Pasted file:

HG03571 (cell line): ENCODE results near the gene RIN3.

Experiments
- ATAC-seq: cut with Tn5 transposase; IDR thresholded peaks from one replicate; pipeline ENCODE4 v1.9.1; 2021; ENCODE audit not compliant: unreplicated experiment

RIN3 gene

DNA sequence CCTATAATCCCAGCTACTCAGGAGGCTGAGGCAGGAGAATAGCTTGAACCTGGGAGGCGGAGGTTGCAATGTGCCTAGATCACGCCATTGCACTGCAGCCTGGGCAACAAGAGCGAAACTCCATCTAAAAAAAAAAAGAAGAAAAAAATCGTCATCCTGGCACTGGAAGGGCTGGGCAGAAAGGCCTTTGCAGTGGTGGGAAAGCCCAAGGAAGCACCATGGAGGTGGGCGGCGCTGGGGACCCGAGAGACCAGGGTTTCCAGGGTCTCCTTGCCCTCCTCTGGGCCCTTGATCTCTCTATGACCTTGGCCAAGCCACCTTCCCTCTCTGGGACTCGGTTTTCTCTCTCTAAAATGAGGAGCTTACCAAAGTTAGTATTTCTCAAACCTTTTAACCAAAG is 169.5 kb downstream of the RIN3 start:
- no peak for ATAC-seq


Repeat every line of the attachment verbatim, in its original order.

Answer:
HG03571 (cell line): ENCODE results near the gene RIN3.

Experiments
- ATAC-seq: cut with Tn5 transposase; IDR thresholded peaks from one replicate; pipeline ENCODE4 v1.9.1; 2021; ENCODE audit not compliant: unreplicated experiment

RIN3 gene

DNA sequence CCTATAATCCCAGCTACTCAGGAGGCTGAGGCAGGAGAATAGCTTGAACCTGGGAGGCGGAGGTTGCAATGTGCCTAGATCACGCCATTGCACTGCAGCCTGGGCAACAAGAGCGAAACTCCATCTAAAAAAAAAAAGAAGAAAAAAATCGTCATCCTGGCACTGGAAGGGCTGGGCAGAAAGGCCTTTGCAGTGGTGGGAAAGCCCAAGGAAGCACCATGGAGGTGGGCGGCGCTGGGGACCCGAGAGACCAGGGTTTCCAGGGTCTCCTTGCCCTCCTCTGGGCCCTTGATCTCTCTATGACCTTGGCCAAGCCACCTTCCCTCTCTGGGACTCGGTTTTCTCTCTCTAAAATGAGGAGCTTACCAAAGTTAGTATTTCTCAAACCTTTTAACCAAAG is 169.5 kb downstream of the RIN3 start:
- no peak for ATAC-seq